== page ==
In reviewing the literature on diaphragmatic hernia, it may be noted that the condition was discovered only seven times in 25,000 roentgenologic examinations, according to the separate reports of Beclere,1 MacMillan,2 and Rendich.3 The Mayo Clinic records finding twenty cases up to July, 1924, or one in about every 18,000 patients examined. According to Carman,4 fifteen of these were found in the years 1923 and 1924. Richards5 has tabulated 137 cases taken from the literature from 1900 to 1923. These were all nontraumatic and of the esophageal variety. It is worthy of note that up until 1923 only forty-seven cases had been diagnosed during life.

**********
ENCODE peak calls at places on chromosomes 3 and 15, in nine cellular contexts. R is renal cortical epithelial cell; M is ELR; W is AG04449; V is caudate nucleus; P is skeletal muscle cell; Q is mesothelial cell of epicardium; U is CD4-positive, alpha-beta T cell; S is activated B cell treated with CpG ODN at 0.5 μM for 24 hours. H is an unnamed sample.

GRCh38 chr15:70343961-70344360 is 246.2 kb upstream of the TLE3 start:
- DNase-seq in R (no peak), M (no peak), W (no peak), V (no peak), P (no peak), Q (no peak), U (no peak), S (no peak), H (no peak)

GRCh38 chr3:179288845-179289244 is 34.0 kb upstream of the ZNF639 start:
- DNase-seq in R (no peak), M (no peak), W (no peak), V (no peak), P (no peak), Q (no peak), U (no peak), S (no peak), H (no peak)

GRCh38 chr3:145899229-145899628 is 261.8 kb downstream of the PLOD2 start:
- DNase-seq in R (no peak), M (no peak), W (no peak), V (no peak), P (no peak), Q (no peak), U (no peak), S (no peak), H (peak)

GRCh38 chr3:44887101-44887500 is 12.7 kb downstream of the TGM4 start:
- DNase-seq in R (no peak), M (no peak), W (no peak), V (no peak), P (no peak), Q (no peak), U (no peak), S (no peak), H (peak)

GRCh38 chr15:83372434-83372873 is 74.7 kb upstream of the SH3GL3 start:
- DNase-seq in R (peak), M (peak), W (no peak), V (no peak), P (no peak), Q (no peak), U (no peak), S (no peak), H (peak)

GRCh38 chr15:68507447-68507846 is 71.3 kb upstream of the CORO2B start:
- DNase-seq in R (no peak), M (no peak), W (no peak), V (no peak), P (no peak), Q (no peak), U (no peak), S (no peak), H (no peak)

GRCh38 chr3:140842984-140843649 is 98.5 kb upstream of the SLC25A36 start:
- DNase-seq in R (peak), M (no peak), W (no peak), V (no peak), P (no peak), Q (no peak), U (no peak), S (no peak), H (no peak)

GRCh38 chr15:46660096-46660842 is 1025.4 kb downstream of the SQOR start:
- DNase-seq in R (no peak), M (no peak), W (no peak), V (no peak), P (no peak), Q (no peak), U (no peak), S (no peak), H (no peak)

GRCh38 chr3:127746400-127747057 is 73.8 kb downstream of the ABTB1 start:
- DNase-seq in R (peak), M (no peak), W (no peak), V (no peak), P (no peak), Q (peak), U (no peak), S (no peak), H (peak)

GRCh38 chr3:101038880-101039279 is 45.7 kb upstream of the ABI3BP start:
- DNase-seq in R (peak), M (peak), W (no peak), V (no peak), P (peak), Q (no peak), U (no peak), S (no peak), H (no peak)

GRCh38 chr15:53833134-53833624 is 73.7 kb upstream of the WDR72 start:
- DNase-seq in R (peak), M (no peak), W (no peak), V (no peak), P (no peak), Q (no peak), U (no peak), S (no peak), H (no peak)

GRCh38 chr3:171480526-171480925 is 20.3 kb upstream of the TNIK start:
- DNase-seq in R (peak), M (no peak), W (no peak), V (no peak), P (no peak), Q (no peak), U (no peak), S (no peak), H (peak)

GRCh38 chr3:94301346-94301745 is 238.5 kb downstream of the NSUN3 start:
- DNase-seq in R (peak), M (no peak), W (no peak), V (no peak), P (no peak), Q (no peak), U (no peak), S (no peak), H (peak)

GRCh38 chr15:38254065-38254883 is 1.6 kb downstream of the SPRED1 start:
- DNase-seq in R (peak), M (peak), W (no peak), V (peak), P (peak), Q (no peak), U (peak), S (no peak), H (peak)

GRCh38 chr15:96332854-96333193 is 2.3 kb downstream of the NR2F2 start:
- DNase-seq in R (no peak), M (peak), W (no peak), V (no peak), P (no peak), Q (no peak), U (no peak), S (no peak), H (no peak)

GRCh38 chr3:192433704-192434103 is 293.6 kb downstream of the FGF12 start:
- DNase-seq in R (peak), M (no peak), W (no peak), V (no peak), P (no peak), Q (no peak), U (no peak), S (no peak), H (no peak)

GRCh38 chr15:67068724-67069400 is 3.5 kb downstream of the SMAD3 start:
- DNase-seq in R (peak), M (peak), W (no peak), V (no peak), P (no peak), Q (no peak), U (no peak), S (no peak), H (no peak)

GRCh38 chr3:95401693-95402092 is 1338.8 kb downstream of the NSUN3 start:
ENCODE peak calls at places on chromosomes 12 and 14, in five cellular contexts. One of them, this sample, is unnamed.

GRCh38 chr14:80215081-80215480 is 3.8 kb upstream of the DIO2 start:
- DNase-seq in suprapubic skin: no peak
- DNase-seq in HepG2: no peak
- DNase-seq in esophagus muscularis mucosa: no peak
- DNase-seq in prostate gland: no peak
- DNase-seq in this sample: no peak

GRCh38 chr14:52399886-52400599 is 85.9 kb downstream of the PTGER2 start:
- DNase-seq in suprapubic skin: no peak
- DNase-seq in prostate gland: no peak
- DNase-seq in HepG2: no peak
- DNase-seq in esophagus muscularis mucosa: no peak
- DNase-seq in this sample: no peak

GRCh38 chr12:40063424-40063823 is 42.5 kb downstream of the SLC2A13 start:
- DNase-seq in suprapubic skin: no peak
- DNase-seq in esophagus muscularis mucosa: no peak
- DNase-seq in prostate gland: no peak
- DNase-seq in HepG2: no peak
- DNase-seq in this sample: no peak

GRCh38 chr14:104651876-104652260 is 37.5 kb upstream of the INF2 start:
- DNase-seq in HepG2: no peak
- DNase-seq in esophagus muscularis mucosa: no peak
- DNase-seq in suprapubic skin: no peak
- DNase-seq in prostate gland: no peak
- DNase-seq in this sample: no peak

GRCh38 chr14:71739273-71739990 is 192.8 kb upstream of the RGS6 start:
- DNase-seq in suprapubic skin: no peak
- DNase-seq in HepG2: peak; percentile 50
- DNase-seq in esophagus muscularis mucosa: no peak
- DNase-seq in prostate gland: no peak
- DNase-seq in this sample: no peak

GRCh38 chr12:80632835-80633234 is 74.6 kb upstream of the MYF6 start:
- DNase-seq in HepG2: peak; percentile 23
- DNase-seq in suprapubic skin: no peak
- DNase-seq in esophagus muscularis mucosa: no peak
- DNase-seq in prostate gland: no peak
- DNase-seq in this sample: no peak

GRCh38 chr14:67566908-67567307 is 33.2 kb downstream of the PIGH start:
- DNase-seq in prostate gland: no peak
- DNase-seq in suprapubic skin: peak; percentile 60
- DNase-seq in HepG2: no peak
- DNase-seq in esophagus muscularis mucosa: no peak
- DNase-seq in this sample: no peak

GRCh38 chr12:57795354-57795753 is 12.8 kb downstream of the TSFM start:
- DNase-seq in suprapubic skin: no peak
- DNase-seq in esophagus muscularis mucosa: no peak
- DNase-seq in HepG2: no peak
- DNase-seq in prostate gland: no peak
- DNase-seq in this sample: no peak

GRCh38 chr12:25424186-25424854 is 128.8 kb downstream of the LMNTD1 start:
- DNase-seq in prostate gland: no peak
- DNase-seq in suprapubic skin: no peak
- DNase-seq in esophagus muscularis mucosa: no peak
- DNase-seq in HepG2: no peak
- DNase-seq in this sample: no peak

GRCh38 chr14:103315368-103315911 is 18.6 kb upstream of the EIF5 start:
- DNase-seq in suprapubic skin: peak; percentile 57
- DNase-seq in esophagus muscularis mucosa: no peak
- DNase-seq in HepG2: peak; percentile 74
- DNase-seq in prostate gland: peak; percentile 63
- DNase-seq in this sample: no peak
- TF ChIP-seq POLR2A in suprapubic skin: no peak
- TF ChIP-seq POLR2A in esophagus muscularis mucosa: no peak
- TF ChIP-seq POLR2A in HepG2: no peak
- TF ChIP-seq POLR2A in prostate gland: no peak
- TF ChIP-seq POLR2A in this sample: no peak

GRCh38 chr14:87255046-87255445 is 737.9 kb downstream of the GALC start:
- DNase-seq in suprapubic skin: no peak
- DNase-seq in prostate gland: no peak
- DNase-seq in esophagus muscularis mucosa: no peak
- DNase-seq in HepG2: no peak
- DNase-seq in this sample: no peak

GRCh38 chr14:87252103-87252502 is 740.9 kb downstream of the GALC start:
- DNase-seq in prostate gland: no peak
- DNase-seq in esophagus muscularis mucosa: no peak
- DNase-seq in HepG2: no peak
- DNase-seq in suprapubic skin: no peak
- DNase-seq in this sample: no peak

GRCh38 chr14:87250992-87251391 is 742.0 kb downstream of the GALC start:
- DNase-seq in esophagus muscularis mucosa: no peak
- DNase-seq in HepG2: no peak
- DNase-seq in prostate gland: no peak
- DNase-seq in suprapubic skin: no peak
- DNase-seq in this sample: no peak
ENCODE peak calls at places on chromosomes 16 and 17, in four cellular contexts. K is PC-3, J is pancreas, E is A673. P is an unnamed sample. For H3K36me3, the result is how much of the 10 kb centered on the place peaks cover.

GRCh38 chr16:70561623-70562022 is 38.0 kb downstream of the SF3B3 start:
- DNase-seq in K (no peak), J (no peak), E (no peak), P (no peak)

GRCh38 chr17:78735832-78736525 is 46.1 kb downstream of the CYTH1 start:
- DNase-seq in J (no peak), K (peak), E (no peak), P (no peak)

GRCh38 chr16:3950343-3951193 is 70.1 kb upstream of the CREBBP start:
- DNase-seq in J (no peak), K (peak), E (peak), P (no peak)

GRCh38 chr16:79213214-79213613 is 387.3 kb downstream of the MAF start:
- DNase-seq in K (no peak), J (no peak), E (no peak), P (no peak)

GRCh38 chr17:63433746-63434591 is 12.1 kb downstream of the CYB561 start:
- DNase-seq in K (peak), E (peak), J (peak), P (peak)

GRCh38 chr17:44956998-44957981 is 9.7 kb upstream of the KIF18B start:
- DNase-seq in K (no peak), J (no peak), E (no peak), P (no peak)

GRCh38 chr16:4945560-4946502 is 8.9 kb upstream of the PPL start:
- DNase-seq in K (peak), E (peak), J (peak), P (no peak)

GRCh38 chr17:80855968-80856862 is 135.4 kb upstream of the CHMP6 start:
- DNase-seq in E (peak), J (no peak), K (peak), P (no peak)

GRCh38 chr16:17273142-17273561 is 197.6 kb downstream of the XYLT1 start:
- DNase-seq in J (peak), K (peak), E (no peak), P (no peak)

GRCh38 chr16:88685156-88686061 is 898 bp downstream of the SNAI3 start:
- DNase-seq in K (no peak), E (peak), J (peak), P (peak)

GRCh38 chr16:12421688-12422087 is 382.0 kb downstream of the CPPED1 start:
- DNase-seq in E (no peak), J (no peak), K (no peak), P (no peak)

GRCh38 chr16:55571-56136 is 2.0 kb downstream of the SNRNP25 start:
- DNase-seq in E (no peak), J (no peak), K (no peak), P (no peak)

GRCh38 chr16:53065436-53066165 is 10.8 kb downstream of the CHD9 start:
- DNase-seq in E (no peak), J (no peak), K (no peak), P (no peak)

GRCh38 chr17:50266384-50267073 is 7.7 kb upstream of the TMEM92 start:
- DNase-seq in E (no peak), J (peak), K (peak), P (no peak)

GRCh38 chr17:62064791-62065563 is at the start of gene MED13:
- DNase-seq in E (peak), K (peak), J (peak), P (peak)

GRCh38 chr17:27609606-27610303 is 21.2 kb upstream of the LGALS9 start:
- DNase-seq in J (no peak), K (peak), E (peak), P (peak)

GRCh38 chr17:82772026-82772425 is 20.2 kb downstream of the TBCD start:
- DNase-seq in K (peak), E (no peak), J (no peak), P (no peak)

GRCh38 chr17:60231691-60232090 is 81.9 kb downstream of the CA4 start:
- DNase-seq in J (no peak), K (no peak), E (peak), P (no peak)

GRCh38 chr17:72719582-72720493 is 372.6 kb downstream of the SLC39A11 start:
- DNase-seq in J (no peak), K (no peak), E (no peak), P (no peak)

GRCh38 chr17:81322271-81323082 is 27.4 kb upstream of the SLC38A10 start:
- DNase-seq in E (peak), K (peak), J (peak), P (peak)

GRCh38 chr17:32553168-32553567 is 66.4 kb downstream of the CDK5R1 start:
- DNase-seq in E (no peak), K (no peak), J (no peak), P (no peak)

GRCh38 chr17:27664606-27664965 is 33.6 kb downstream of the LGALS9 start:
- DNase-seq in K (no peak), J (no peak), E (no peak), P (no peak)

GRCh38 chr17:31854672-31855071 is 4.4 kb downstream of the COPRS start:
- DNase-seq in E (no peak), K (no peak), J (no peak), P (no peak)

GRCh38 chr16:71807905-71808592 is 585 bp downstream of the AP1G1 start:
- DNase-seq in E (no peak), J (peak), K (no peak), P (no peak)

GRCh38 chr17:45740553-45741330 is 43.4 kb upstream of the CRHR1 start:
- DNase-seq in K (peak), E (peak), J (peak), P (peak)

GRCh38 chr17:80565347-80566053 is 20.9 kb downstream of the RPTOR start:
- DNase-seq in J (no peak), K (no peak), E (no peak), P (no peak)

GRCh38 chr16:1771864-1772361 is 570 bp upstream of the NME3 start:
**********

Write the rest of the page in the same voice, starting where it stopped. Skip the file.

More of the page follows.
While these figures would create the impression that the condition is rare, this is not the case. The more general employment of the roentgen ray with its recent advances in diagnosis makes it apparent that diaphragmatic hernia has frequently been overlooked in the past. Morrison,6
PANCOAST HK, BOLES RS. NONTRAUMATIC LEFT DIAPHRAGMATIC HERNIA: CLINICAL AND ROENTGENOLOGIC STUDIES IN FIFTEEN CASES. Arch Intern Med (Chic). 1926;38(5):633–646. doi:10.1001/archinte.1926.00120290082009
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